28 May - 2017

Modern Flats

Nunzia Rondanini stated, “Through its aesthetic dimension architecture goes beyond the functional aspects that it has in common with other human sciences. Through its own particular way of expressing values, architecture can stimulate and influence social life without presuming that, in and of itself, it will promote social development.’

To restrict the meaning of (architectural) formalism to art for art’s sake is not only reactionary; it can also be a purposeless quest for perfection or originality which degrades form into a mere instrumentality”.[14]

Among the philosophies that have influenced modern architects and their approach to building design are rationalism, empiricism, structuralism, poststructuralism, and phenomenology.

In the late 20th century a new concept was added to those included in the compass of both structure and function, the consideration of sustainability, hence sustainable architecture. To satisfy the contemporary ethos a building should be constructed in a manner which is environmentally friendly in terms of the production of its materials, its impact upon the natural and built environment of its surrounding area and the demands that it makes upon non-sustainable power sources for heating, cooling, water and waste management and lighting.

Nunzia Rondanini stated, “Through its aesthetic dimension architecture goes beyond the functional aspects that it has in common with other human sciences. Through its own particular way of expressing values, architecture can stimulate and influence social life without presuming that, in and of itself, it will promote social development.’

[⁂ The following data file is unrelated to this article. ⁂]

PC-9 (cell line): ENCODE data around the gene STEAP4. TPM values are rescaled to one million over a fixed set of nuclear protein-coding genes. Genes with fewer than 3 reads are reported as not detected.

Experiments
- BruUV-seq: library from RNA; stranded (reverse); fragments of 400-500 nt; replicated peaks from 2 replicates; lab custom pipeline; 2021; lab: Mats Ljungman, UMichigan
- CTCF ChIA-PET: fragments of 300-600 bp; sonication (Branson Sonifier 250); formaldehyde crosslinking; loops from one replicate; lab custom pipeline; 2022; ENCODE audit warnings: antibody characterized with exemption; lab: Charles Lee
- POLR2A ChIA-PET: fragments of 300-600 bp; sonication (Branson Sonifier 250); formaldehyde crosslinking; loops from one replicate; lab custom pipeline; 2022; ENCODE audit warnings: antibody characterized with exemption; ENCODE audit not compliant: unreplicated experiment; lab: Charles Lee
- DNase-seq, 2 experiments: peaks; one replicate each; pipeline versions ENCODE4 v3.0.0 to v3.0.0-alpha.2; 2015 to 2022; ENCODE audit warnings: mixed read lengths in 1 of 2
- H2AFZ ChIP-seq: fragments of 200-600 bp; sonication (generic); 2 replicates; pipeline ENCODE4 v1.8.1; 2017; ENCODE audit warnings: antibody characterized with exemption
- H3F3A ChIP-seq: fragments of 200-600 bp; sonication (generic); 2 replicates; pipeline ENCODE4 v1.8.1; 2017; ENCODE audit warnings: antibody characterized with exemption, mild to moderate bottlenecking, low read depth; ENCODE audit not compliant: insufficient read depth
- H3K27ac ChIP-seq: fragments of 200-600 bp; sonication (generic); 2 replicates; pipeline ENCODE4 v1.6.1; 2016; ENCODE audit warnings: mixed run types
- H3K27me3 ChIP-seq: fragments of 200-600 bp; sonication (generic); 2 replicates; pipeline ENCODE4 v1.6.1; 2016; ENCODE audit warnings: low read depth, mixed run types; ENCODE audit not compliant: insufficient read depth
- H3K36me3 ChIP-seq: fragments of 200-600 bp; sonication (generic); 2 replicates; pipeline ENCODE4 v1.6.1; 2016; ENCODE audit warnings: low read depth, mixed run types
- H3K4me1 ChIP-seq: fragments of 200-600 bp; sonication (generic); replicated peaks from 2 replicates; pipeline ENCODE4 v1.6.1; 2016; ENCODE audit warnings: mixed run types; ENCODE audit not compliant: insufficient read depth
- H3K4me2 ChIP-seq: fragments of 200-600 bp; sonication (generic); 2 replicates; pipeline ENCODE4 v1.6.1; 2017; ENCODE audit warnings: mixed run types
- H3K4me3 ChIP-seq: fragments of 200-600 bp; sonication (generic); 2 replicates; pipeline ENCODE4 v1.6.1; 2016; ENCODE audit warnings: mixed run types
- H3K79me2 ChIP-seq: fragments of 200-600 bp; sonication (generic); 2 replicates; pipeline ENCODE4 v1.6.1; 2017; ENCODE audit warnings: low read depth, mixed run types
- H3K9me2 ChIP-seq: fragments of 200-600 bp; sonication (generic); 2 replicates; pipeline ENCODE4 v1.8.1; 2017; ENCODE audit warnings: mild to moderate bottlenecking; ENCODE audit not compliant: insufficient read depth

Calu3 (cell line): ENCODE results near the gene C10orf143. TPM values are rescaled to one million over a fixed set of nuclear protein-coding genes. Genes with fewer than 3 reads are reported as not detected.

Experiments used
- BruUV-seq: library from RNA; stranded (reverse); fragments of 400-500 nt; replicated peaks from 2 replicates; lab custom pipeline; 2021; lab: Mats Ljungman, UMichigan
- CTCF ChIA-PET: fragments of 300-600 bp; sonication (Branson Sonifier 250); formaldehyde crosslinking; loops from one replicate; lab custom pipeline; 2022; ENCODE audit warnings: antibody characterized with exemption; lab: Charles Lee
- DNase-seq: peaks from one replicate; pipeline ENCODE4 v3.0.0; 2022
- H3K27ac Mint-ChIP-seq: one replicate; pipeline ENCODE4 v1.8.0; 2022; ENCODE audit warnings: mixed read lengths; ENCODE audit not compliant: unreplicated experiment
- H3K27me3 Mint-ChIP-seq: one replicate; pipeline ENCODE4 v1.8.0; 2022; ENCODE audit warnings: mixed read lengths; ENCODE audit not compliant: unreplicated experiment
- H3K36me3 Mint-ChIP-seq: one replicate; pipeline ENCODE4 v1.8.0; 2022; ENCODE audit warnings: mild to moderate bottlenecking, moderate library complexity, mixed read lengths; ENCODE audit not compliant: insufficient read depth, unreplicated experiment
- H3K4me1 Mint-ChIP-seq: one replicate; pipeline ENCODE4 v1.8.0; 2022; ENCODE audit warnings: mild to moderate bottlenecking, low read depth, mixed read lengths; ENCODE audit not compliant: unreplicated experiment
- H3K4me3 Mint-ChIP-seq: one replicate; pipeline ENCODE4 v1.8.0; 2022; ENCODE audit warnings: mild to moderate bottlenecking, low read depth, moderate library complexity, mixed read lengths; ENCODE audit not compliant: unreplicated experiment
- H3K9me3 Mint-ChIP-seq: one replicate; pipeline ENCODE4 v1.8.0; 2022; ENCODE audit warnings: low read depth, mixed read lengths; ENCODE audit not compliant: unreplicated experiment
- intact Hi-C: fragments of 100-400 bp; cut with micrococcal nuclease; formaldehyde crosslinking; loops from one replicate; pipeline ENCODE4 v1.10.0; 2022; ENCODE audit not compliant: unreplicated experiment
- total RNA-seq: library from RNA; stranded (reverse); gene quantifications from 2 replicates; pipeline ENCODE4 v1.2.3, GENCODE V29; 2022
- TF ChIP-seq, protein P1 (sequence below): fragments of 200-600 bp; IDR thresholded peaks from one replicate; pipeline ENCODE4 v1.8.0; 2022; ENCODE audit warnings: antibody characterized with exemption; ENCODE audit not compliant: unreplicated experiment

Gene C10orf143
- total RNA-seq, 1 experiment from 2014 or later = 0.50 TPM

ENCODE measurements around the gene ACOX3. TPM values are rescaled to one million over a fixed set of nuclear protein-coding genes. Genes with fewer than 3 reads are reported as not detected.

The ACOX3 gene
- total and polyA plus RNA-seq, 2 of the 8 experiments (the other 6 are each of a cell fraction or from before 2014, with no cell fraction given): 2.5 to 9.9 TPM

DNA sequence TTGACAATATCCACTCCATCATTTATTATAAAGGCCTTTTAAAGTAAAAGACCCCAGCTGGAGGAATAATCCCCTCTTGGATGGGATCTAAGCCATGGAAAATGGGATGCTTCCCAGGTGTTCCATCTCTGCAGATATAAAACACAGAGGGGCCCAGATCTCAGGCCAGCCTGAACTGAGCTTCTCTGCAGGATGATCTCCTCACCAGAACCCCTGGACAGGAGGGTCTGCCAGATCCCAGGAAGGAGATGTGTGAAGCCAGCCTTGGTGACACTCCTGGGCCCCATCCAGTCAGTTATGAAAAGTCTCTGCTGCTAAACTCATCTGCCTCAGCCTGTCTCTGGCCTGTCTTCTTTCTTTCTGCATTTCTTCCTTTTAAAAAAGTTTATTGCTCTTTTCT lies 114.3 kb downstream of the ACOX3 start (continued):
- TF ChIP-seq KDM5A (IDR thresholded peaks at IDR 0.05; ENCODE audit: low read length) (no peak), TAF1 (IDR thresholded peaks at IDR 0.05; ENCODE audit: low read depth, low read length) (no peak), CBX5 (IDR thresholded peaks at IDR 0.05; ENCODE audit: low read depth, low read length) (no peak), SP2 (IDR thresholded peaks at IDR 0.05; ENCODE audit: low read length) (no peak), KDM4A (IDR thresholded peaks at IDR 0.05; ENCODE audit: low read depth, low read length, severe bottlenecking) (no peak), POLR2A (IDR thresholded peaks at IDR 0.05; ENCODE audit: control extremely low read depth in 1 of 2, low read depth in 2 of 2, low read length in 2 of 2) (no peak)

To restrict the meaning of (architectural) formalism to art for art’s sake is not only reactionary; it can also be a purposeless quest for perfection or originality which degrades form into a mere instrumentality”.[14]

Among the philosophies that have influenced modern architects and their approach to building design are rationalism, empiricism, structuralism, poststructuralism, and phenomenology.

In the late 20th century a new concept was added to those included in the compass of both structure and function, the consideration of sustainability, hence sustainable architecture. To satisfy the contemporary ethos a building should be constructed in a manner which is environmentally friendly in terms of the production of its materials, its impact upon the natural and built environment of its surrounding area and the demands that it makes upon non-sustainable power sources for heating, cooling, water and waste management and lighting.

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